Math teacher Michael Frank tapped the timer on the Smart Board.
"I'm giving you two minutes to work on this one, because it's not simple," Frank said, referring to a geometry question on interior angles.
It's a Wednesday in the middle of a summer heat wave, but Sleepy Hollow High School is bustling with students who find their way through humid hallways to global studies and living environment classes.
Nearly 400 students attend summer school courses here -- half the population of the regular school year. But about half of the students here hail from other districts as far away as Mahopac and Bronxville.
That's because Sleepy Hollow is one of the few schools in Westchester County that still offers summer school courses. State aid cuts and the tax levy cap have caused some districts to stop funding programs.
Tightening budgets in Westchester County caused the Putnam-Northern Westchester BOCES to shutter its academic summer school after 2010.
"In general, our districts have been less and less able to afford summer school," BOCES Superintendent Jim Langlois said. "Districts really are just stretched so thin they don't have the resources to provide nonmandated services."
Yet changes in the state's graduation requirements make Regents review courses essential for students who need to pass exams to graduate on time. The Class of 2012 is the first for whom the local diploma is no longer an option: From now on, a student must pass five Regents exams to graduate.
"These classes are helping me become a better test taker," said one student entering 11th grade in September at Sleepy Hollow. "I do good in class, but once it comes to the test, I don't pass."
The economic shifts that closed summer school for some helped Sleepy Hollow keep its summer school thriving. Although the BOCES cannot charge parents tuition, a school district can charge for out-of-district students. Sleepy Hollow asks $350 per course or $150 for a Regents review.
"We are aware that there aren't a lot of programs left in the area, so that has opened up the possibility of attracting students from other districts, which, frankly, helps pay the cost of our program." Superintendent Howard Smith said.
The district also uses grant funds to support the summer school program.
Sleepy Hollow High School Principal Carol Conklin said the district's support for summer school has been critical to increasing the graduation rate, which was 86 percent as of August 2011.
"Many of our students who take advantage of summer school wouldn't be able to pay out of pocket," Conklin said.
Middle-class families in districts without summer school find a way to send their children and to shuttle them sometimes long distances to Sleepy Hollow. Frank said many of his math students are in summer school because they had attendance problems at their home schools, yet they show up regularly for their makeup courses.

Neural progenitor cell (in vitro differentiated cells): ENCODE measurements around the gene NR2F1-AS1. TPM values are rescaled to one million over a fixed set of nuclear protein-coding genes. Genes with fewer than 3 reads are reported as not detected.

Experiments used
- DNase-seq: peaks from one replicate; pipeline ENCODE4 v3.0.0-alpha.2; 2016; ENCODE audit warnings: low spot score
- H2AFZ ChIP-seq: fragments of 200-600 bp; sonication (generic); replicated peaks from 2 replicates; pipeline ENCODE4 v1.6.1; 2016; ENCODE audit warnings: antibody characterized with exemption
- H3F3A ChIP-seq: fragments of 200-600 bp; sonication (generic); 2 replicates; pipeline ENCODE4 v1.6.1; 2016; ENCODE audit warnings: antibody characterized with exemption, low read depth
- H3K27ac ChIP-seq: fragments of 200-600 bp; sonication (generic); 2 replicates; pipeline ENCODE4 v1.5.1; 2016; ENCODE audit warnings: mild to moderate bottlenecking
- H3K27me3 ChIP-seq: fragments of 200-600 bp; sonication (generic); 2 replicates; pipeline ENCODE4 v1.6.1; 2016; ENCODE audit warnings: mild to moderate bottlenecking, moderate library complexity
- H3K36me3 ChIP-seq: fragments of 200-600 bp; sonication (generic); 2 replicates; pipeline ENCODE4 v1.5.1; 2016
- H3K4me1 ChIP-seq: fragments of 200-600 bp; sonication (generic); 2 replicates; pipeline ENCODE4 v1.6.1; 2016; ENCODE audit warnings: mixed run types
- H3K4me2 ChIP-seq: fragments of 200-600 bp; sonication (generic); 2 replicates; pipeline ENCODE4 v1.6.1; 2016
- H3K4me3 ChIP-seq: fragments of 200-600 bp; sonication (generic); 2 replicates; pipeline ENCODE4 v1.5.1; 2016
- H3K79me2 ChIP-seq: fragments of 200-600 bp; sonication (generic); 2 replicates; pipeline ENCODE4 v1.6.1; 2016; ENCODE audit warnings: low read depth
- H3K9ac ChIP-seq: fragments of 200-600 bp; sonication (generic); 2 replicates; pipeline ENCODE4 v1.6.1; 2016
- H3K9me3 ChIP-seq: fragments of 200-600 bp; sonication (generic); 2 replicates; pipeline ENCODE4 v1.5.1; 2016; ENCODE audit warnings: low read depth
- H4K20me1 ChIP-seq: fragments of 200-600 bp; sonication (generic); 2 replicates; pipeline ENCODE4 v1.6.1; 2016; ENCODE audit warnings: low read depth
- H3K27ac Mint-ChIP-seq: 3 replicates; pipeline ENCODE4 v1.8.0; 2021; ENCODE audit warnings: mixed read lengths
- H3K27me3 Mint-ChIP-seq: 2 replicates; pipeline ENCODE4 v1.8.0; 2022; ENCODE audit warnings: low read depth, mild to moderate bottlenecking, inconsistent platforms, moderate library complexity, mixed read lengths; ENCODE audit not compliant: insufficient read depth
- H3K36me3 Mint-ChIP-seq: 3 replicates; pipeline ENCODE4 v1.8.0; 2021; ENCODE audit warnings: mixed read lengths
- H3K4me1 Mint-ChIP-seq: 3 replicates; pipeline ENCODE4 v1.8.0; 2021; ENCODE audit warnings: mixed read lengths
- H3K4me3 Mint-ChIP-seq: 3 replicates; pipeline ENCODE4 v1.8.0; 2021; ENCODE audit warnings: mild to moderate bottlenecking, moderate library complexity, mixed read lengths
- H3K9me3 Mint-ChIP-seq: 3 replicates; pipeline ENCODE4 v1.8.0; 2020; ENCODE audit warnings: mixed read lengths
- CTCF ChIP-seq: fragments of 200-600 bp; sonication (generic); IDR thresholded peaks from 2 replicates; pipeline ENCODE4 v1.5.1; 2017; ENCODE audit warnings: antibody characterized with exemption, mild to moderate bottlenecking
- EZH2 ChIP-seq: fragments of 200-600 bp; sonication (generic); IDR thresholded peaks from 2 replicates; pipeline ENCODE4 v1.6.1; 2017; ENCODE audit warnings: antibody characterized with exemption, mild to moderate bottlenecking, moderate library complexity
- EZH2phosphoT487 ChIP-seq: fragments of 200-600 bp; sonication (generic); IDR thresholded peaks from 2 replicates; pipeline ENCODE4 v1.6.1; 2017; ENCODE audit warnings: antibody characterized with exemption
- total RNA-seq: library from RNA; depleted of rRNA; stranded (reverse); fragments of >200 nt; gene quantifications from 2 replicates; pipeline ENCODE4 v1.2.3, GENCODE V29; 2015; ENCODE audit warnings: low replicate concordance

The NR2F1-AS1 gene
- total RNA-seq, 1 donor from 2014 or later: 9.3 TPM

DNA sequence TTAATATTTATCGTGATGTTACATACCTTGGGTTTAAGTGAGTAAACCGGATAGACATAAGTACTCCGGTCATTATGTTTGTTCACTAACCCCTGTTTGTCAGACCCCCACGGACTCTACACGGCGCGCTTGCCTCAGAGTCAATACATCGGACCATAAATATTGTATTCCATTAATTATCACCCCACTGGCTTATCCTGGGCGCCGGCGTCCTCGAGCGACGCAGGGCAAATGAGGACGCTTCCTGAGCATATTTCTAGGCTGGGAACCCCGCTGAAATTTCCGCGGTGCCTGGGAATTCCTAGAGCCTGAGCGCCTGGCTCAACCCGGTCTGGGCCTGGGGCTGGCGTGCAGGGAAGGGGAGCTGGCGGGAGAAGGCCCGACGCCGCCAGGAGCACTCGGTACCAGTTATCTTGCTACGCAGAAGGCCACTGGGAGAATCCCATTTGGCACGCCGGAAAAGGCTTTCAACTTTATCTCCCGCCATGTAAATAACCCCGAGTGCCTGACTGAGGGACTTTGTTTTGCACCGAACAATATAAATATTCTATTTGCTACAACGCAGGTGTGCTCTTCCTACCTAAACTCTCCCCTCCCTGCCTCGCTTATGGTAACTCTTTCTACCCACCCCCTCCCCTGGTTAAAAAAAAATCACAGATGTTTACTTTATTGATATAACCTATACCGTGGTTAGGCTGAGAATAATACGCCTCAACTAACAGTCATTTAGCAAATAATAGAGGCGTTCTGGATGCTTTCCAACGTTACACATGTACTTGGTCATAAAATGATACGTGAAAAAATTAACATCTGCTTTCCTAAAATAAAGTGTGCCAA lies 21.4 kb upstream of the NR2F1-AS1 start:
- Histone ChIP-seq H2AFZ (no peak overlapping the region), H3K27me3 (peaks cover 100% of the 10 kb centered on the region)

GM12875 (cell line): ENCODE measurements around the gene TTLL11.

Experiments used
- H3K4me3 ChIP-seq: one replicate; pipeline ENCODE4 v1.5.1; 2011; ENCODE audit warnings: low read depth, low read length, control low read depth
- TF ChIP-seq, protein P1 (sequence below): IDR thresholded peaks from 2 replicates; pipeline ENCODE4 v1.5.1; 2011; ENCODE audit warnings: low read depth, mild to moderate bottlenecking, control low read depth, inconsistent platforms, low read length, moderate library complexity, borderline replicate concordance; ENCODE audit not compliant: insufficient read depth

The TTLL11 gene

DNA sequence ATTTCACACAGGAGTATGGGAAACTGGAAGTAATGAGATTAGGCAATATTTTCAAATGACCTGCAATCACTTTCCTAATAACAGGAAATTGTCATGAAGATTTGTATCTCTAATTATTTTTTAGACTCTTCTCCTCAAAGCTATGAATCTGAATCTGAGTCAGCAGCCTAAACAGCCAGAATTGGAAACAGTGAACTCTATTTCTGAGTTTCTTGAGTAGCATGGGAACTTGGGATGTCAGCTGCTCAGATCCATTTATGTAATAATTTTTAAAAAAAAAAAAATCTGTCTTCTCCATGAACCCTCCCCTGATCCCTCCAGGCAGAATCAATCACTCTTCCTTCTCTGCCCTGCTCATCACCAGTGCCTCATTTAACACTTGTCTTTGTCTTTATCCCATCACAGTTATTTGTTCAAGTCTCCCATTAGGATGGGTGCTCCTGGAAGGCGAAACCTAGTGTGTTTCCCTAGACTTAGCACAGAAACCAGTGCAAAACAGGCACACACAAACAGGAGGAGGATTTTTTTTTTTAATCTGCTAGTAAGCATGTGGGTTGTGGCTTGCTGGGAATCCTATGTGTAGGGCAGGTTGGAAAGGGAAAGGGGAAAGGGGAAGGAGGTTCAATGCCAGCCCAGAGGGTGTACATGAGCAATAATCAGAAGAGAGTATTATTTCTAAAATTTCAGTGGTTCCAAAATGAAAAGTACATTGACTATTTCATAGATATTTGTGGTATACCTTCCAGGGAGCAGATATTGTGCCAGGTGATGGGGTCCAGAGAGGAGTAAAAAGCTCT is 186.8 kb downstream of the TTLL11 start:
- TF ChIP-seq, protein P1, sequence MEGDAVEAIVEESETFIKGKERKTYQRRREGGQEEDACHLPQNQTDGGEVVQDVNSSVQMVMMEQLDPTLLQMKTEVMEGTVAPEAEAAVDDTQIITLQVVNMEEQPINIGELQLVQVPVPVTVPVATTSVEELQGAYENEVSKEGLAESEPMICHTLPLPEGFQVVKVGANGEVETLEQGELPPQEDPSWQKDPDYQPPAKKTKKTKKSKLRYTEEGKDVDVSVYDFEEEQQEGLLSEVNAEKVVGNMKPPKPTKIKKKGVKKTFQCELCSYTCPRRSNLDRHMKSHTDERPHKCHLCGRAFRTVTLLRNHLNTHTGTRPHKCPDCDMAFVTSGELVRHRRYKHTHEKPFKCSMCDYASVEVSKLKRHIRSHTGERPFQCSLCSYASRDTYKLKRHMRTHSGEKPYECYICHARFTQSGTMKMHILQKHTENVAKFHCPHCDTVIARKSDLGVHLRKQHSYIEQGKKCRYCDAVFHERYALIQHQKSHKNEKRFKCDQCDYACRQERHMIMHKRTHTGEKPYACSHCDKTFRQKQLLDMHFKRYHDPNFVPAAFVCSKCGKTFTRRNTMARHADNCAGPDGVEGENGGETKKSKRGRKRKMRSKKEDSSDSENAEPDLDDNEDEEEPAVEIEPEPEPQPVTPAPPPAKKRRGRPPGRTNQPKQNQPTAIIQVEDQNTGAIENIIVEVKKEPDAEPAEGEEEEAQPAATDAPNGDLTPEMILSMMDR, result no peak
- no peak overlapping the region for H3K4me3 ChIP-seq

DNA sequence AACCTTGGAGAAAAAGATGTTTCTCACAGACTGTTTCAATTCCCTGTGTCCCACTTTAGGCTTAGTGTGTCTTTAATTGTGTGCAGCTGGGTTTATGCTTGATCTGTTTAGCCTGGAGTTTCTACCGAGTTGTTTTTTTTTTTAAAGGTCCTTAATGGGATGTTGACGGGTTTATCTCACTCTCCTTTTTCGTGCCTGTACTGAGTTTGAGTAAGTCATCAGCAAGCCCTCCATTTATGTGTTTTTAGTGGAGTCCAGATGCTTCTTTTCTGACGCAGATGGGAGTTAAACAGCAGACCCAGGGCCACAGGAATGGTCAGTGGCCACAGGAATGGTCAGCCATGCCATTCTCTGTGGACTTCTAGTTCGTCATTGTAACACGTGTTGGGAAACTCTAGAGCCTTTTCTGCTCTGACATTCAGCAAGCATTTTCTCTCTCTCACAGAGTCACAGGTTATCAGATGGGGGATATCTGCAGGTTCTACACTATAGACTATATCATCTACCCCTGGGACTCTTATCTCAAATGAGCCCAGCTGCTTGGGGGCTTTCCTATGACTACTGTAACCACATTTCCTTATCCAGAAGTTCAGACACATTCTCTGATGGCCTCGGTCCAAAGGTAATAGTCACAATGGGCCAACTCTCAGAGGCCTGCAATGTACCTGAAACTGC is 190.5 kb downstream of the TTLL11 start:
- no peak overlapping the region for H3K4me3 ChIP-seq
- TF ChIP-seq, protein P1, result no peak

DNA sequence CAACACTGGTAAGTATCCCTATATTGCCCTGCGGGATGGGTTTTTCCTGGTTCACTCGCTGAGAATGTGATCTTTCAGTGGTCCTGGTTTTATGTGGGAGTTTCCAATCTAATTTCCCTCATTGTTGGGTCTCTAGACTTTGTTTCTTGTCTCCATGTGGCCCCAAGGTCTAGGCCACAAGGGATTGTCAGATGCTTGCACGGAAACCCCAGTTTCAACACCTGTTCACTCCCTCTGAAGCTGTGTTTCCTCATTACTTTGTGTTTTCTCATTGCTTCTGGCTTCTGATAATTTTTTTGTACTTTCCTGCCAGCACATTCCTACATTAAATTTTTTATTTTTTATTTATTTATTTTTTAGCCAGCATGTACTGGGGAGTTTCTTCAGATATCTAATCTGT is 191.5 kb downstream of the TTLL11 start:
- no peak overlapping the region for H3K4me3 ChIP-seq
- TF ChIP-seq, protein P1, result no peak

"We set it up as a privilege; a lot of students take that to heart," Frank said.
Districts with need keep basic programs
Although school districts in more affluent communities have eliminated summer school, those in the Hudson Valley that serve a greater proportion of low-income students are preserving programs but scaling back to basics.
The small-city school district of White Plains limits its offerings to makeup courses, with the exception of programs for English-as-a-second-language students. They also cap the number of slots, offering only a handful to out-of-district students.
"We don't go above what we can afford to staff," said Jessica O'Donovan, White Plains assistant superintendent for curriculum and instruction.
Ossining is one of the few districts that offers summer enrichment programs as well as makeup courses.
"We felt that it was very important to maintain as much as we could during the summer months," Ossining Superintendent Phyllis Glassman said.
In Ossining, 38 percent of students qualified for free or reduced lunch in 2010, compared with only 4 percent in Yorktown, which does not offer summer school.
Rockland County BOCES still offers courses for its eight component districts, and despite worries about the economy, it hasn't seen a decline in enrollment.
"When it comes to summer school, the districts are going to help the kids who need to go to summer school to pass those Regents, because they want the kids to graduate in four years," spokeswoman Stephanie Gouss said.
White Plains has made classes more efficient and cost-effective by using technology. Computer-based courses allow one teacher to instruct students taking courses simultaneously, such as American government, economics and Global Studies II.
School districts with a greater population of students in need of summer help know that addressing the problem up front is going to save money in the long run.
"If a student doesn't graduate on time, there's a cost," Smith said. "You try to take the long view. It's like any good investment: If it pays off, it will save you later."